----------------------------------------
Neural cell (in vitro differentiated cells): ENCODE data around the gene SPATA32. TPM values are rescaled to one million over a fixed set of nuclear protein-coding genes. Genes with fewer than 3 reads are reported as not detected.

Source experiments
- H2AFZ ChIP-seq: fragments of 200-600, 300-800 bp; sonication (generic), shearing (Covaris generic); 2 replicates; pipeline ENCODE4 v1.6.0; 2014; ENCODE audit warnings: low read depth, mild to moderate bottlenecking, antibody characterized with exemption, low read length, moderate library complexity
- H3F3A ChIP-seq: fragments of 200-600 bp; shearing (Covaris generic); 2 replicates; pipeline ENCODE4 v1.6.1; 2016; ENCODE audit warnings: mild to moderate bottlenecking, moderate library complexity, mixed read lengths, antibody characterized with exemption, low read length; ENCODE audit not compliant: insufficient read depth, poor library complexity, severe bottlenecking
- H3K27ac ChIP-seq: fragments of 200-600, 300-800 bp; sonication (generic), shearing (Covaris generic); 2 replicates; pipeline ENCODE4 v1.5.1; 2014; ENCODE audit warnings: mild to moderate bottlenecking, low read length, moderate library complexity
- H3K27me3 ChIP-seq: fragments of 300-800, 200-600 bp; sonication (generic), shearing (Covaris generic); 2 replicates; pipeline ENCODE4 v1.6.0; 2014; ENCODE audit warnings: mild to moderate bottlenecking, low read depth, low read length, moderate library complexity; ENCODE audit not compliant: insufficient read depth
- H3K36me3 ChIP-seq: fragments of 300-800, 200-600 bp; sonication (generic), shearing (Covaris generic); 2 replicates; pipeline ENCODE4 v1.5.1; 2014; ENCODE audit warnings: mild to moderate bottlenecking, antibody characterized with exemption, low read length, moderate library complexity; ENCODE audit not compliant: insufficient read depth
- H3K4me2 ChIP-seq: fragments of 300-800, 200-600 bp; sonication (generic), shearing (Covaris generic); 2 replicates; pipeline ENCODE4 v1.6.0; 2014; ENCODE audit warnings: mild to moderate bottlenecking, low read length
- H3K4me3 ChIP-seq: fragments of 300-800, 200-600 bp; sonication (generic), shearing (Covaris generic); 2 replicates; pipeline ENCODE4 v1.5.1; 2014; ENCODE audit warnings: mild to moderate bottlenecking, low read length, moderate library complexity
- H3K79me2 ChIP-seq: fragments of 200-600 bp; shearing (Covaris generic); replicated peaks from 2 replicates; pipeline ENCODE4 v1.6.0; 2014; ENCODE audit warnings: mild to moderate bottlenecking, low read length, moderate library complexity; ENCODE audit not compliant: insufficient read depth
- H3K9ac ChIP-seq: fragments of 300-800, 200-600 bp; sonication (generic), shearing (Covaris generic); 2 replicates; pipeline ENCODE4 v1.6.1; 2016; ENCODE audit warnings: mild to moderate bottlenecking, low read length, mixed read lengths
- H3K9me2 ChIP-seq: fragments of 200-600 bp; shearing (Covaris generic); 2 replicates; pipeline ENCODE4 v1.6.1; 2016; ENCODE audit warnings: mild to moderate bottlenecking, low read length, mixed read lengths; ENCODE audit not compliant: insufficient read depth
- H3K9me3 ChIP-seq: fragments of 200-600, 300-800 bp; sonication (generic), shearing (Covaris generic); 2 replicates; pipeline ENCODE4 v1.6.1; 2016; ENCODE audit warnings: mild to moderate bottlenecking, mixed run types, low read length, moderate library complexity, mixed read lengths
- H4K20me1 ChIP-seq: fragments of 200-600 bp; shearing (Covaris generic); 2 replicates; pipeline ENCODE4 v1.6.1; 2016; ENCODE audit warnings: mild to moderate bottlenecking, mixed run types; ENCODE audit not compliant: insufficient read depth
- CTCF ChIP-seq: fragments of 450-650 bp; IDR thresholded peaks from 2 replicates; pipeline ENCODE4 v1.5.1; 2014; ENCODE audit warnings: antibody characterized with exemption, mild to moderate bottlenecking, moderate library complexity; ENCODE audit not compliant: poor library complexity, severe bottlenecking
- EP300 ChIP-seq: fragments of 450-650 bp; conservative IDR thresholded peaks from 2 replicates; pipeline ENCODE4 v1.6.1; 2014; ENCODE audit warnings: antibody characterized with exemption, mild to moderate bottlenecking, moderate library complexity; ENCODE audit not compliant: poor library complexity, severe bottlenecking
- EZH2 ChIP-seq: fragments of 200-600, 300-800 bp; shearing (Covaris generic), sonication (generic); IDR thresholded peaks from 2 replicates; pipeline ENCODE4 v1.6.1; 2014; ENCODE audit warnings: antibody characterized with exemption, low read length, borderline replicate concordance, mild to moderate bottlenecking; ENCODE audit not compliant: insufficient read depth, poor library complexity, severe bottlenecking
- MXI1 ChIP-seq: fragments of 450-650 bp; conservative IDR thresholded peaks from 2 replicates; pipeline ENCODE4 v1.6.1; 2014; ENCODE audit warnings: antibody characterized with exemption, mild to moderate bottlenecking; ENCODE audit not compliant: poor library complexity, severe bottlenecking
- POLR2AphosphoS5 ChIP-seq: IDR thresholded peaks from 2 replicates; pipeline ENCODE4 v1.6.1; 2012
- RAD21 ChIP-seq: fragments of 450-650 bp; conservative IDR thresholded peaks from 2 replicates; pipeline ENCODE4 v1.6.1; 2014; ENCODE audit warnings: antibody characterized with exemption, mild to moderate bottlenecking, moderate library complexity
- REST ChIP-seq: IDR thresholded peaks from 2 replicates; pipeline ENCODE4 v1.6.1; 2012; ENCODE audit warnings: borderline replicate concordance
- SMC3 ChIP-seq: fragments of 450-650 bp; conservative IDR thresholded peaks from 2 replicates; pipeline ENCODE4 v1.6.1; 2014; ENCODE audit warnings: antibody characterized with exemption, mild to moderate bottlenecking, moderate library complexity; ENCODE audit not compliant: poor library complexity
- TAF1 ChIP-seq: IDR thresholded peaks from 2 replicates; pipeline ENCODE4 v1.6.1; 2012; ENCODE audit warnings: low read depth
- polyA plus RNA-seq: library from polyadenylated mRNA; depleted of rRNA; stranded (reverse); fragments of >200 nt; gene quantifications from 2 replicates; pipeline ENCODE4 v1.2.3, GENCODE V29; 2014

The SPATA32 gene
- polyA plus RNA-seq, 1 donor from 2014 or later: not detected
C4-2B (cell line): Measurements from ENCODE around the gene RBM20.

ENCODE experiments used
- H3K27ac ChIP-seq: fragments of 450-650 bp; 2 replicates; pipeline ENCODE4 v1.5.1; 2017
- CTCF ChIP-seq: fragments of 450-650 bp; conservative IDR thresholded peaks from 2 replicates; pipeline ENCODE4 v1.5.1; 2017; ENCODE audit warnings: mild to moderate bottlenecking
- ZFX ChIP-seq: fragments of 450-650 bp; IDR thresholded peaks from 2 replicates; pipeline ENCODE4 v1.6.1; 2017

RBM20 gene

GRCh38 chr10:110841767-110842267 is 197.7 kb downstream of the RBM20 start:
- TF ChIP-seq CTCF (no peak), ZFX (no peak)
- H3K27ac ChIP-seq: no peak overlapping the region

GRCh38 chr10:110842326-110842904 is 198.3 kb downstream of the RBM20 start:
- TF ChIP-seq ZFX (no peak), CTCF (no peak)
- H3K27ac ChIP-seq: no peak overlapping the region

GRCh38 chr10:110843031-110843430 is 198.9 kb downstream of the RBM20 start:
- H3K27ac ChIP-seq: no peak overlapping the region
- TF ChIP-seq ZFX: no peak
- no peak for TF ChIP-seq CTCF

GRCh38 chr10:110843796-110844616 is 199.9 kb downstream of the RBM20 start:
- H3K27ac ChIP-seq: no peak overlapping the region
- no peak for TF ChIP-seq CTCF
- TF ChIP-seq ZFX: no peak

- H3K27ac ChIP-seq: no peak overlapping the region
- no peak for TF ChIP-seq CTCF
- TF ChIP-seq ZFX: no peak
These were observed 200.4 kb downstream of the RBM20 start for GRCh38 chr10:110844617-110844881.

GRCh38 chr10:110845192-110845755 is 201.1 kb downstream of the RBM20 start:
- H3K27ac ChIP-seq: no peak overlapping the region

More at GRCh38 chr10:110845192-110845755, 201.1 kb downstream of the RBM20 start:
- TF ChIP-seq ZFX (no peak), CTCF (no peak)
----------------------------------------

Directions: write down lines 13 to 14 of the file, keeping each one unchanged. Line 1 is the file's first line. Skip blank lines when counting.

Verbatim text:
- H3K9me3 ChIP-seq: fragments of 200-600, 300-800 bp; sonication (generic), shearing (Covaris generic); 2 replicates; pipeline ENCODE4 v1.6.1; 2016; ENCODE audit warnings: mild to moderate bottlenecking, mixed run types, low read length, moderate library complexity, mixed read lengths
- H4K20me1 ChIP-seq: fragments of 200-600 bp; shearing (Covaris generic); 2 replicates; pipeline ENCODE4 v1.6.1; 2016; ENCODE audit warnings: mild to moderate bottlenecking, mixed run types; ENCODE audit not compliant: insufficient read depth